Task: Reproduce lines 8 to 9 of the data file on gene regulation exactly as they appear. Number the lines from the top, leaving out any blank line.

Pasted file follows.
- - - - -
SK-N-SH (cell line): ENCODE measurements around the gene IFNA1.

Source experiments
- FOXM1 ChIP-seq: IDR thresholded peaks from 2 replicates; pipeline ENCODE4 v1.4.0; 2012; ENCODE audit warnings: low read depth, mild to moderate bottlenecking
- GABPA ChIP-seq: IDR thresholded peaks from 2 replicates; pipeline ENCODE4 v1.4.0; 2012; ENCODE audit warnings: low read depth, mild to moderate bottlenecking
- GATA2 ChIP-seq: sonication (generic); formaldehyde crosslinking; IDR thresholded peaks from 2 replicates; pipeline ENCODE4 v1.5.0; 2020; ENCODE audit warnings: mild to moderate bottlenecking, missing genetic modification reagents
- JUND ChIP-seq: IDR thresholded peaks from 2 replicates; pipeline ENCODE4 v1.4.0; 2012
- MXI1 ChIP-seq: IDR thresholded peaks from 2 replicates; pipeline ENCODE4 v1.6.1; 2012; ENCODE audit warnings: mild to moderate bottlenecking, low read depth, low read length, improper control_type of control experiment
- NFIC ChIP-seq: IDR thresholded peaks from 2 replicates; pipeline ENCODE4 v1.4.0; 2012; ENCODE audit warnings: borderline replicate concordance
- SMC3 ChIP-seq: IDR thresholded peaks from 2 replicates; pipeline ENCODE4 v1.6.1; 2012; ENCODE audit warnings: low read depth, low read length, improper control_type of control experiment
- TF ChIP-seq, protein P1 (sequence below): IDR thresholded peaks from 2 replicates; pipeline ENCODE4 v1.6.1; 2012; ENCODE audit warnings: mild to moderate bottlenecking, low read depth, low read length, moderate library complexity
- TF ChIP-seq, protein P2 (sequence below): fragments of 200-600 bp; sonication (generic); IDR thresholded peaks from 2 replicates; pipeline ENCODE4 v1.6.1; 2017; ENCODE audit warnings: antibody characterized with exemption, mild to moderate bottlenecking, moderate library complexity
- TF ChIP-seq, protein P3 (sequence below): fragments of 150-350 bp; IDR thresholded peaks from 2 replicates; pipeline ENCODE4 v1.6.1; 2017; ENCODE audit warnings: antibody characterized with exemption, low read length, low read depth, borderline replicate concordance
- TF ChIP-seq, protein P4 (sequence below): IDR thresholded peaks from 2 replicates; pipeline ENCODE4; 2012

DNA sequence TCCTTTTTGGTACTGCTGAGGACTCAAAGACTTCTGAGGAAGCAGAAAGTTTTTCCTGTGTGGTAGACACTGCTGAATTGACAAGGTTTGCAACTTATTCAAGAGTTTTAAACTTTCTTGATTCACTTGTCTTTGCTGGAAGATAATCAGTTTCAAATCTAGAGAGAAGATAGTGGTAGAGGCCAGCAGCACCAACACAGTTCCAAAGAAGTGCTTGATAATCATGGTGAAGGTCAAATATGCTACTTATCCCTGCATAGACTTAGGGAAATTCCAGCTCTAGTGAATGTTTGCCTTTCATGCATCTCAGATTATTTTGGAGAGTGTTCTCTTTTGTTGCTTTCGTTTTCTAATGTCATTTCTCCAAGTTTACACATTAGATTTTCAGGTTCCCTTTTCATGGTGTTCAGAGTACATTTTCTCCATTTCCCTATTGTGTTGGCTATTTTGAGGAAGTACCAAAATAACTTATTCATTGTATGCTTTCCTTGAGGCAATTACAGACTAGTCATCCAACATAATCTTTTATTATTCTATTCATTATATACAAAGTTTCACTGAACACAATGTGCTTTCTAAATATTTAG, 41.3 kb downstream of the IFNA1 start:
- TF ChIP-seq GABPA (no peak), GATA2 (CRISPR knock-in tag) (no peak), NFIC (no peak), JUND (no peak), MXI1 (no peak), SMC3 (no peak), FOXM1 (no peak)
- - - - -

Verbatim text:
- NFIC ChIP-seq: IDR thresholded peaks from 2 replicates; pipeline ENCODE4 v1.4.0; 2012; ENCODE audit warnings: borderline replicate concordance
- SMC3 ChIP-seq: IDR thresholded peaks from 2 replicates; pipeline ENCODE4 v1.6.1; 2012; ENCODE audit warnings: low read depth, low read length, improper control_type of control experiment